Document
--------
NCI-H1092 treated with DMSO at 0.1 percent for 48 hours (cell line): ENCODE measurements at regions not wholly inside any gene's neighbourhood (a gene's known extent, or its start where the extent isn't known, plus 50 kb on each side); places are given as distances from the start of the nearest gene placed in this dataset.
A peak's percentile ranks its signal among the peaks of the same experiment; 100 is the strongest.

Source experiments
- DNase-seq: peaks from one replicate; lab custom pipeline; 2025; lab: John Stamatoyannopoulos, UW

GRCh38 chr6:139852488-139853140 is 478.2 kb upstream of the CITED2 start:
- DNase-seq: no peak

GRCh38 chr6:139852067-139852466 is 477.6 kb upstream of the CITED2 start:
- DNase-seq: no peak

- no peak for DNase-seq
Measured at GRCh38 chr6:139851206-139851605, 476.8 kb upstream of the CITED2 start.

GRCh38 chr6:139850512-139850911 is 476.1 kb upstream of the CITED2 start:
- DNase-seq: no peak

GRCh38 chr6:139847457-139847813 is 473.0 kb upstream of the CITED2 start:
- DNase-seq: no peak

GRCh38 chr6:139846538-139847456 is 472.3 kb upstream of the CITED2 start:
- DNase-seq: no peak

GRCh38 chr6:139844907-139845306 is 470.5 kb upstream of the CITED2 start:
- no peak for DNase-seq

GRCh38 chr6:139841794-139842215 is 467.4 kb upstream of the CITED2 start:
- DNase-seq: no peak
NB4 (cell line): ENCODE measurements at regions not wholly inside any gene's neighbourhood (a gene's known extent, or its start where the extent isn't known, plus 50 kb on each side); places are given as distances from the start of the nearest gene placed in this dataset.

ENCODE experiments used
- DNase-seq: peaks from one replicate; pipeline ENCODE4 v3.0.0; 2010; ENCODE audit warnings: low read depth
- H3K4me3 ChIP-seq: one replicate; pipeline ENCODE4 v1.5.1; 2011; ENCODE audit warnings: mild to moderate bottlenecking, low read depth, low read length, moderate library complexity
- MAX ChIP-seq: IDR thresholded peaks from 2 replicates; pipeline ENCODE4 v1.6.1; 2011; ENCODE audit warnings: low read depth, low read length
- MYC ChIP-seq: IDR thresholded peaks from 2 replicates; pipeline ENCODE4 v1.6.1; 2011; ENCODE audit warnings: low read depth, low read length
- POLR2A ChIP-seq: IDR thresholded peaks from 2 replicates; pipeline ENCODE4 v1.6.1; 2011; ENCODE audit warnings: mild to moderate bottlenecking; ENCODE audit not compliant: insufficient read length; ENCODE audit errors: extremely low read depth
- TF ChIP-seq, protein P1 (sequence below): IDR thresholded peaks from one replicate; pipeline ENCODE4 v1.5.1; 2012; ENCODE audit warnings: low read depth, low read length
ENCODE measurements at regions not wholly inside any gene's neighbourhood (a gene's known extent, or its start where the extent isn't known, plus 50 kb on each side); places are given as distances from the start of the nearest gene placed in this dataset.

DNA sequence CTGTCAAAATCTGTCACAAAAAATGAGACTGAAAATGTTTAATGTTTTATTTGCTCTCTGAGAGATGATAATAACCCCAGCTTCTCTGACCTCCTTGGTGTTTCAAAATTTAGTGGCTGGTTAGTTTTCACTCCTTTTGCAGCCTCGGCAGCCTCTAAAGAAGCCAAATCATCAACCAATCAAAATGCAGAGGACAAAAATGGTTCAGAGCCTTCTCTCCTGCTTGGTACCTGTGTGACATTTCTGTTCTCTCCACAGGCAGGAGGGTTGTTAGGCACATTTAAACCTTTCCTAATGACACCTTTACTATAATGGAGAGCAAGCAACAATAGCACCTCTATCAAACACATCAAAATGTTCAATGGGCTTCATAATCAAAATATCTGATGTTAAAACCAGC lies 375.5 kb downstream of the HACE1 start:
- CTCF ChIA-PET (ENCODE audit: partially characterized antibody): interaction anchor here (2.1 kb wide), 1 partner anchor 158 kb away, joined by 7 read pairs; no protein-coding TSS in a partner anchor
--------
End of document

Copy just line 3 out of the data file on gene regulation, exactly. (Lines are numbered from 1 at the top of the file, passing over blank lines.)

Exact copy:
Source experiments